• New relationships are needed in order to co-produce knowledge to tackle global challenges.
  • Sharing knowledge across different ontologies can create opportunities to develop new and effective policy approaches.
  • The Paris Agreement cannot be achieved without the meaningful participation of a variety of non-state actors.
  • We identify three approaches through which indigenous ontologies on territoriality are relevant to REDD+.
  • Bringing indigenous territoriality to bear on REDD+ also defends the integrity of peoples who sustainably live in forests.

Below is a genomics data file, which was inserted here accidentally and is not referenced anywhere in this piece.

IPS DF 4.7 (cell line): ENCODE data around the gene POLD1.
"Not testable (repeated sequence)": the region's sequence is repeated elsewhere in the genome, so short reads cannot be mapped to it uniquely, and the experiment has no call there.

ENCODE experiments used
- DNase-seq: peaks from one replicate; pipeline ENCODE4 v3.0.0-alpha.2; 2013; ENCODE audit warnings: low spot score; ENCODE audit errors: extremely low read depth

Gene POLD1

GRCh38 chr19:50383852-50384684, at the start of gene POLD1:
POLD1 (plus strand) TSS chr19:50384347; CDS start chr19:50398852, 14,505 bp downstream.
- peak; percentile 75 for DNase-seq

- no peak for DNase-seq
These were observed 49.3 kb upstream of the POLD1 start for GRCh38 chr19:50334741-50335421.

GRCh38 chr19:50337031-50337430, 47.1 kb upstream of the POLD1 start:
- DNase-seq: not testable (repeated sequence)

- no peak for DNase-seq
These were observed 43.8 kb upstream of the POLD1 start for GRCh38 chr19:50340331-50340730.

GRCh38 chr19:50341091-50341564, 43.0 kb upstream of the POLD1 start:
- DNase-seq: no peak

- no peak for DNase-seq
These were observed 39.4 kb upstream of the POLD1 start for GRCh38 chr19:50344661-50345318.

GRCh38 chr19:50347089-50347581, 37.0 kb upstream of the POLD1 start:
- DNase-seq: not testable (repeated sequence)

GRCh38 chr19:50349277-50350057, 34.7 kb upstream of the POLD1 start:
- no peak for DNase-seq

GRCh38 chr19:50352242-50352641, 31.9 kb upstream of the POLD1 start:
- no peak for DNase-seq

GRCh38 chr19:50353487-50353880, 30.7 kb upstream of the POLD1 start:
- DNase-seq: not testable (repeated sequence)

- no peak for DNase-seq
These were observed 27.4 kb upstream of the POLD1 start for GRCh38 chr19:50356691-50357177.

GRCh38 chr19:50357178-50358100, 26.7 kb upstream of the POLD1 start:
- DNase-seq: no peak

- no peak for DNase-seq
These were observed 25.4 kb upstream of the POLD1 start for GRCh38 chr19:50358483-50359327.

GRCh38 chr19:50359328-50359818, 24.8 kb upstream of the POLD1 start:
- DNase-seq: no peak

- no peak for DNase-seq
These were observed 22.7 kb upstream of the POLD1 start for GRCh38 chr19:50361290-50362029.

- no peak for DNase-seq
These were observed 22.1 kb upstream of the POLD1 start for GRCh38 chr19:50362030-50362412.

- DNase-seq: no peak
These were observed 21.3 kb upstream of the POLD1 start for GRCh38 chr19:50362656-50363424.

This study examines traditional indigenous ontologies of territoriality based on a number of indigenous communities in Bolivia and Colombia to show how they can inform effective implementation of REDD+ (Reducing Emissions from Deforestation and forest Degradation plus sustainable forest management, forest conservation and enhancing forest carbon stock). This could help address concerns that REDD+ interventions oversimplify local dynamics and complexities. The concept of territoriality subsumes a variety of definitions and conceptions, some of which are embedded in Traditional Ecological Knowledge and represented in the multiple expressions of collective indigenous identity. We compare and contrast Western and indigenous ontologies of territoriality and identify three ways in which engagement with territoriality can enhance REDD+ implementation and effective non-state actor participation.